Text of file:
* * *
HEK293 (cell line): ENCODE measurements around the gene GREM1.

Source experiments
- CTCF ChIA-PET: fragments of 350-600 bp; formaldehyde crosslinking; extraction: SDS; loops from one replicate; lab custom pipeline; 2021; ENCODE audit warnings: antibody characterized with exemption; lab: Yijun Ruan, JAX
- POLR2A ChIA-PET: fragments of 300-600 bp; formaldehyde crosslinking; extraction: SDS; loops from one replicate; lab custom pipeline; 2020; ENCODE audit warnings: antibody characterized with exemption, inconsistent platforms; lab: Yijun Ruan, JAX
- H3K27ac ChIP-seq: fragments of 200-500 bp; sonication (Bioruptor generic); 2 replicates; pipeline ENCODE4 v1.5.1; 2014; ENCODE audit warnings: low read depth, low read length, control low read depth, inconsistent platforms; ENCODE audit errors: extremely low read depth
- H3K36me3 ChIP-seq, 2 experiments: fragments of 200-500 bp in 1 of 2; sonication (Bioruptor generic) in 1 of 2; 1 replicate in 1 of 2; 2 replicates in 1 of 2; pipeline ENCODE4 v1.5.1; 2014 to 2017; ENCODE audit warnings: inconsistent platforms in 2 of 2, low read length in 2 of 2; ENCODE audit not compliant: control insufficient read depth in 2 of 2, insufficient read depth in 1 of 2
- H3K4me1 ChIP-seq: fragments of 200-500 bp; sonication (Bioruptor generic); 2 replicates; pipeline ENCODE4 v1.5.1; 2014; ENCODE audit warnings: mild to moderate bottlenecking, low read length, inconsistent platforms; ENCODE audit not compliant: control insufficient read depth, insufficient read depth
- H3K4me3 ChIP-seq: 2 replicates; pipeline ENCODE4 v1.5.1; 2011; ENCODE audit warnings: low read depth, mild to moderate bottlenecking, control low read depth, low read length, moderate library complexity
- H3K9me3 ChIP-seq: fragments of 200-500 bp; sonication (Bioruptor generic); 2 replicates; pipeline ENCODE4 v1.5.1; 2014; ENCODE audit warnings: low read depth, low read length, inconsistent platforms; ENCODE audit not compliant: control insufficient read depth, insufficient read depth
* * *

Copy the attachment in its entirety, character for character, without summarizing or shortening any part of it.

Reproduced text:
HEK293 (cell line): ENCODE measurements around the gene GREM1.

Source experiments
- CTCF ChIA-PET: fragments of 350-600 bp; formaldehyde crosslinking; extraction: SDS; loops from one replicate; lab custom pipeline; 2021; ENCODE audit warnings: antibody characterized with exemption; lab: Yijun Ruan, JAX
- POLR2A ChIA-PET: fragments of 300-600 bp; formaldehyde crosslinking; extraction: SDS; loops from one replicate; lab custom pipeline; 2020; ENCODE audit warnings: antibody characterized with exemption, inconsistent platforms; lab: Yijun Ruan, JAX
- H3K27ac ChIP-seq: fragments of 200-500 bp; sonication (Bioruptor generic); 2 replicates; pipeline ENCODE4 v1.5.1; 2014; ENCODE audit warnings: low read depth, low read length, control low read depth, inconsistent platforms; ENCODE audit errors: extremely low read depth
- H3K36me3 ChIP-seq, 2 experiments: fragments of 200-500 bp in 1 of 2; sonication (Bioruptor generic) in 1 of 2; 1 replicate in 1 of 2; 2 replicates in 1 of 2; pipeline ENCODE4 v1.5.1; 2014 to 2017; ENCODE audit warnings: inconsistent platforms in 2 of 2, low read length in 2 of 2; ENCODE audit not compliant: control insufficient read depth in 2 of 2, insufficient read depth in 1 of 2
- H3K4me1 ChIP-seq: fragments of 200-500 bp; sonication (Bioruptor generic); 2 replicates; pipeline ENCODE4 v1.5.1; 2014; ENCODE audit warnings: mild to moderate bottlenecking, low read length, inconsistent platforms; ENCODE audit not compliant: control insufficient read depth, insufficient read depth
- H3K4me3 ChIP-seq: 2 replicates; pipeline ENCODE4 v1.5.1; 2011; ENCODE audit warnings: low read depth, mild to moderate bottlenecking, control low read depth, low read length, moderate library complexity
- H3K9me3 ChIP-seq: fragments of 200-500 bp; sonication (Bioruptor generic); 2 replicates; pipeline ENCODE4 v1.5.1; 2014; ENCODE audit warnings: low read depth, low read length, inconsistent platforms; ENCODE audit not compliant: control insufficient read depth, insufficient read depth